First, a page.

2.3. The Process Scheduler¶
We define process scheduling as:
The act of determining which process in the ready state should be moved to the running state. That is, decide which process should run on the CPU next.
The goal of the scheduler:
Implement the virtual machine in such a way the user perceives that each process is running on it’s own computer.
Modern operating systems are generally able to achieve this because of the statistical properties of processes. Over a short period, processes can be categorized according to what is limiting the completion of the process.
- Processes that are mostly waiting for the completion of input or output (I/O) are I/O Bound.
- Interactive processes, such as office applications are mostly I/O bound the entire life of the process. Some processes may be I/O bound for only a few short periods of time.
- The expected short run time of I/O bound processes means that they will not stay the running the process for very long.
- They should be given high priority by the scheduler.
- CPU Bound processes are ones that are implementing algorithms with a large number of calculations.
- They can be expected to hold the CPU for as long as the scheduler will allow.
- Programs such as simulations may be CPU bound for most of the life of the process.
- Users do not typically expect an immediate response from the computer when running CPU bound programs.
- They should be given a lower priority by the scheduler.
Schedulers fall into one of two general categories:
when the currently executing process gives up the CPU voluntarily.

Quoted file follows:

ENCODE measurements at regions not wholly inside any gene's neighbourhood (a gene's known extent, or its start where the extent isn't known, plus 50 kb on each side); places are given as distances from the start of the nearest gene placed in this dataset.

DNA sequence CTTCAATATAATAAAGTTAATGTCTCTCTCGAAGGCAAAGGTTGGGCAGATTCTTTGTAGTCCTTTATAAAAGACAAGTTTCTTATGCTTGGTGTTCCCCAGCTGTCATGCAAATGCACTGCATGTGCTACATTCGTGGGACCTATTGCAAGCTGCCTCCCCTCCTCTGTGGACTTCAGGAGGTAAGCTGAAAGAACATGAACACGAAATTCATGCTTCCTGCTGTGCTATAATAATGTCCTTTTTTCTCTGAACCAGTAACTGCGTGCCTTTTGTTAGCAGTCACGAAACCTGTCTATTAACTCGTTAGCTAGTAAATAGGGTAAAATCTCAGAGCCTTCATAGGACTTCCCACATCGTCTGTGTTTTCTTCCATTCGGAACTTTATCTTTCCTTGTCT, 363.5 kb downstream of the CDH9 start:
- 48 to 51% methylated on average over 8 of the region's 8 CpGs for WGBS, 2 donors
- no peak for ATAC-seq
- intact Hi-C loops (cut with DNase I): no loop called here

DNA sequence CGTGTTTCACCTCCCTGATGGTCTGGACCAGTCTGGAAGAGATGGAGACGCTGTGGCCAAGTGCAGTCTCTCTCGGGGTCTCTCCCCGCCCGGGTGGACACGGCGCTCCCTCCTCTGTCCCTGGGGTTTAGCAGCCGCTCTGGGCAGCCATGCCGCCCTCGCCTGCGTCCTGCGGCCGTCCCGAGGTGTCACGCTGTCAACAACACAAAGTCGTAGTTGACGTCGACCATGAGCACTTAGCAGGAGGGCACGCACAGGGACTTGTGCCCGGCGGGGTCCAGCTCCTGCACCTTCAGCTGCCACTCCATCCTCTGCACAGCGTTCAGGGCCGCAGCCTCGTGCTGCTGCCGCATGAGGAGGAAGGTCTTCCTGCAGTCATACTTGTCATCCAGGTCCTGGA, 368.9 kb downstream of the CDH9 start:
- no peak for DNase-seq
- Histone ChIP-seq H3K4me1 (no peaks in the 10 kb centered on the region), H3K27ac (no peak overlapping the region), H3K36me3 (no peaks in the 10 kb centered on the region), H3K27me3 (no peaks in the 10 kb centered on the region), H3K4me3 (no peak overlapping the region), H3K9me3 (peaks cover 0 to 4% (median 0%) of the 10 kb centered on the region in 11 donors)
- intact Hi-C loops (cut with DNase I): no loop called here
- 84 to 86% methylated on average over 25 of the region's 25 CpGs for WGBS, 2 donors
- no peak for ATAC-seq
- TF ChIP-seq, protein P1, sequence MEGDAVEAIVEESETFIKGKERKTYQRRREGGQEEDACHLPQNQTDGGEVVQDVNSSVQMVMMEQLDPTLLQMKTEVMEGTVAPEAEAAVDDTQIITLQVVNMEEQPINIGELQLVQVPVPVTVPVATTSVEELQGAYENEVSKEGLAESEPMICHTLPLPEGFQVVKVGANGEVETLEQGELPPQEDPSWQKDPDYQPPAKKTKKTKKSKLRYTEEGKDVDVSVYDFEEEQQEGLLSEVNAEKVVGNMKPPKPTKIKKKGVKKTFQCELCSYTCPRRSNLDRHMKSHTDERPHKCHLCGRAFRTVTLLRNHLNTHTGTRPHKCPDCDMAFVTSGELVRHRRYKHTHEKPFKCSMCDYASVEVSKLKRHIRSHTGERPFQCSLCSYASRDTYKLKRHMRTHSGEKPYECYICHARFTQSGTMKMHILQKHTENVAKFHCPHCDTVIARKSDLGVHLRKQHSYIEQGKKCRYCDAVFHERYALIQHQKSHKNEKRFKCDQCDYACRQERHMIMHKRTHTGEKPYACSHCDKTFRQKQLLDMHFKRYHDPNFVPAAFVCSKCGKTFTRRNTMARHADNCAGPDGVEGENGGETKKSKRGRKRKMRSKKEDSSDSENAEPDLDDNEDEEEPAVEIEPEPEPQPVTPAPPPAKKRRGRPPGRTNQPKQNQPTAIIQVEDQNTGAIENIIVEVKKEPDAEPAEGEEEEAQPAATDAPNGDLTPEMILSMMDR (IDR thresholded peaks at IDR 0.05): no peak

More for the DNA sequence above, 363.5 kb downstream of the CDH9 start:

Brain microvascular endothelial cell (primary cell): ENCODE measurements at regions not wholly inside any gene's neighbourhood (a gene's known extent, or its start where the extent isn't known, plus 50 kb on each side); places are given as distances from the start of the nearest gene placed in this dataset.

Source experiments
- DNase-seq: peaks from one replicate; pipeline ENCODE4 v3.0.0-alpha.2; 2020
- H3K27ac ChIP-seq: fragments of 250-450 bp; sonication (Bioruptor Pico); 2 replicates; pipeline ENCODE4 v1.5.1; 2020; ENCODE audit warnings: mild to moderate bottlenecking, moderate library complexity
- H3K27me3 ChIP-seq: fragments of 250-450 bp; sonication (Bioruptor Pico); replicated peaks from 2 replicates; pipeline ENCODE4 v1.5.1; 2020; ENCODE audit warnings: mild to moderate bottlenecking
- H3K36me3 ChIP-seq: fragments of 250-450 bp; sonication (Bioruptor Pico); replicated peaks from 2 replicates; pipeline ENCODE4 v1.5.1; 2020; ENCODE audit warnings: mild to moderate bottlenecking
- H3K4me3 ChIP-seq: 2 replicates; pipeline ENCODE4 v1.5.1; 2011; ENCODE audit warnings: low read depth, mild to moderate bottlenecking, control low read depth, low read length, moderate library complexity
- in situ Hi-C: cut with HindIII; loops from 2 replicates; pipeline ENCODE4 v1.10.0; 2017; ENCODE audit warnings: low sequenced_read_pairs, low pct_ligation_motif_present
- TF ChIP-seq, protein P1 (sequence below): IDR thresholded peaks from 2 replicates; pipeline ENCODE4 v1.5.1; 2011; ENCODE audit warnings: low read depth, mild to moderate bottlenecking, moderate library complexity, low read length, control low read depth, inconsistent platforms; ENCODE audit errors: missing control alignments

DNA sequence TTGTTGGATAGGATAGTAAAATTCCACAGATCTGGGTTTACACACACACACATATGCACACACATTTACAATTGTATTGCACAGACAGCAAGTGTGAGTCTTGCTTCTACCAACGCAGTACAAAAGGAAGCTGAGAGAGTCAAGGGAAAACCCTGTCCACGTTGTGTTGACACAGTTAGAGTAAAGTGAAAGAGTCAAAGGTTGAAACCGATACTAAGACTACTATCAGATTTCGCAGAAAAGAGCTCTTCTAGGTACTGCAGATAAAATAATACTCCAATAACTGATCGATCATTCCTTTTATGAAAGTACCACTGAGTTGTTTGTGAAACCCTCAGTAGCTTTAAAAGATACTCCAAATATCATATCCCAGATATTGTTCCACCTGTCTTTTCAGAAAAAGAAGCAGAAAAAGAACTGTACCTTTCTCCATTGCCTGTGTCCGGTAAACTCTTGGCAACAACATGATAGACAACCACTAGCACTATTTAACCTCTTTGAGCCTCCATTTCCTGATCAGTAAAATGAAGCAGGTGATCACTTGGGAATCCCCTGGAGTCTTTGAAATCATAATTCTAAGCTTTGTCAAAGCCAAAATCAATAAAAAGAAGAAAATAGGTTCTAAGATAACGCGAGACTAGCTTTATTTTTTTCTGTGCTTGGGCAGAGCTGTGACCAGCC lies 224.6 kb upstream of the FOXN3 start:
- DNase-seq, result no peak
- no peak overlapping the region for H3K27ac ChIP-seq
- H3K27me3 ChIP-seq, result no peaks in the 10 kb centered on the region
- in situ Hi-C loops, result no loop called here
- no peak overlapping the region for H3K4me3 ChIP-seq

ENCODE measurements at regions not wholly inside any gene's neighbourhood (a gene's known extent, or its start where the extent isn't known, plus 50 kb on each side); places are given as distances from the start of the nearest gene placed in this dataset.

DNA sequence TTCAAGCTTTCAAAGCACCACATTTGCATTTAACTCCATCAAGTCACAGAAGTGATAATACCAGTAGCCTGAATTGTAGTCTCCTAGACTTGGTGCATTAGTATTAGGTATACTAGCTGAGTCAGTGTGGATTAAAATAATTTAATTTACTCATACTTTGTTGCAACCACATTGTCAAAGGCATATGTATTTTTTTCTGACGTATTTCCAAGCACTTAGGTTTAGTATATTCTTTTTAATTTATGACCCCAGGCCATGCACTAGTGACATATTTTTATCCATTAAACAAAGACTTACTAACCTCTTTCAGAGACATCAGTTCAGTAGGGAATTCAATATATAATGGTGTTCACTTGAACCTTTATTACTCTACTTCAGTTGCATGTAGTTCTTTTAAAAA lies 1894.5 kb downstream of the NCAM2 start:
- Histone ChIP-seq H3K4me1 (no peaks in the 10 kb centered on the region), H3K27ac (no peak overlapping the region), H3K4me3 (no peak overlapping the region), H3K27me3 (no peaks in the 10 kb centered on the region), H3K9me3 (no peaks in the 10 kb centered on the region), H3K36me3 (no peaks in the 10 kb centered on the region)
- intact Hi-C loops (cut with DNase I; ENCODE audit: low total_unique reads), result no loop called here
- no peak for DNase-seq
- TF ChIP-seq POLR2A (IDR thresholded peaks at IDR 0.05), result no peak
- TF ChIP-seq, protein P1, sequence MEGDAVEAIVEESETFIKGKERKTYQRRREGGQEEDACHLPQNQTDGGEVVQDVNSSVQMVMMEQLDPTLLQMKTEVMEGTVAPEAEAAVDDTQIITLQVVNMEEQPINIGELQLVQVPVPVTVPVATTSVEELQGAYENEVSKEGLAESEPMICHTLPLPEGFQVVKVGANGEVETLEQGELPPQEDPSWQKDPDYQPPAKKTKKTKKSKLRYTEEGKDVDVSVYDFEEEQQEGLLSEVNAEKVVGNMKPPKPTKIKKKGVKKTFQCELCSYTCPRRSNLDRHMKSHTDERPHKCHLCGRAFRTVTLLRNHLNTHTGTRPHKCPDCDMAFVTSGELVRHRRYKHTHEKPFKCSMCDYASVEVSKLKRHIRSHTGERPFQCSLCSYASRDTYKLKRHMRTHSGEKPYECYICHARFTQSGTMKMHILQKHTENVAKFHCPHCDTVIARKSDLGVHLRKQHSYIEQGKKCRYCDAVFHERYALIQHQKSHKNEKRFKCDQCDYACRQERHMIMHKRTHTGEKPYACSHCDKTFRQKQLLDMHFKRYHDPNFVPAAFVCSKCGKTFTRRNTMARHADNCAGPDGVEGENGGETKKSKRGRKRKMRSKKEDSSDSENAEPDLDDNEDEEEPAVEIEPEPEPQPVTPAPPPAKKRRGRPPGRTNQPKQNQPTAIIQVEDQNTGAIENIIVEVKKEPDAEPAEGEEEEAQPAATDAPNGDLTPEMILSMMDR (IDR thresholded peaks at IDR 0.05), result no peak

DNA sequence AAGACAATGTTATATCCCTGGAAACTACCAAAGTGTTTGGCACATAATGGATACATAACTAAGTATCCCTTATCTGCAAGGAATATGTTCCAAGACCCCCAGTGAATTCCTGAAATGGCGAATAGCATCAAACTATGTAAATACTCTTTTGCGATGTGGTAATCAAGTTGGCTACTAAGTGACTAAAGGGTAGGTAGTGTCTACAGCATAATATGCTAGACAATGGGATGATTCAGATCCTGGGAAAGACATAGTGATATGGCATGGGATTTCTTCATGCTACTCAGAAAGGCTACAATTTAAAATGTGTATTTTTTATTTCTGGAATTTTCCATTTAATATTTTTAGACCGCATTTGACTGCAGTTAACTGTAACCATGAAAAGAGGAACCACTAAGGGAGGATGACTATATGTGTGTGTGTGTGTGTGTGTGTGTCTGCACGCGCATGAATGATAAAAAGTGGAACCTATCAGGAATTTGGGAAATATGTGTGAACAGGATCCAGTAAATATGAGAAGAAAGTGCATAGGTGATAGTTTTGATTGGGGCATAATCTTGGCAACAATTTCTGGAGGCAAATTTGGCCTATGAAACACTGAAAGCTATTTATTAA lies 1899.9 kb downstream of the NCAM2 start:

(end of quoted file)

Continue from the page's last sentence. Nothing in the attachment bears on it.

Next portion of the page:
when the operating system decides to favor another process, preempting the currently executing process.
I was at work and trying to figure out how to make my heartbeat program run faster. And one of the senior engineers asked me if I thought that the program was CPU Bound or IO bound. At the time I had no idea what he meant by that so I did some research and here’s what I found out!
CPU Bound - CPU Standing for Central processing unit is the brains of the computer. This is where most of the calculations take place. Being CPU Bound means that a program would perform faster if the CPU was faster, and there for the upper limits are constrained by the CPU.
IO Bound - I/O stands for input output is used to describe the process of transferring data between the computer and a peripheral device. Every transfer is an output from one device and an input to another. Devices such as keyboards and mouses are input only devices. Being bound by your IO would be the upper limit rate at which your computer can process data between devices. An example would be the rate from which you read from disk by counting lines in a file or files on a disk.
It turns out my heartbeat program was IO bound because I was reading and writing to disk quite a bit of data. Yey for optimizations and learning how computers work.
For other answers check out the link below.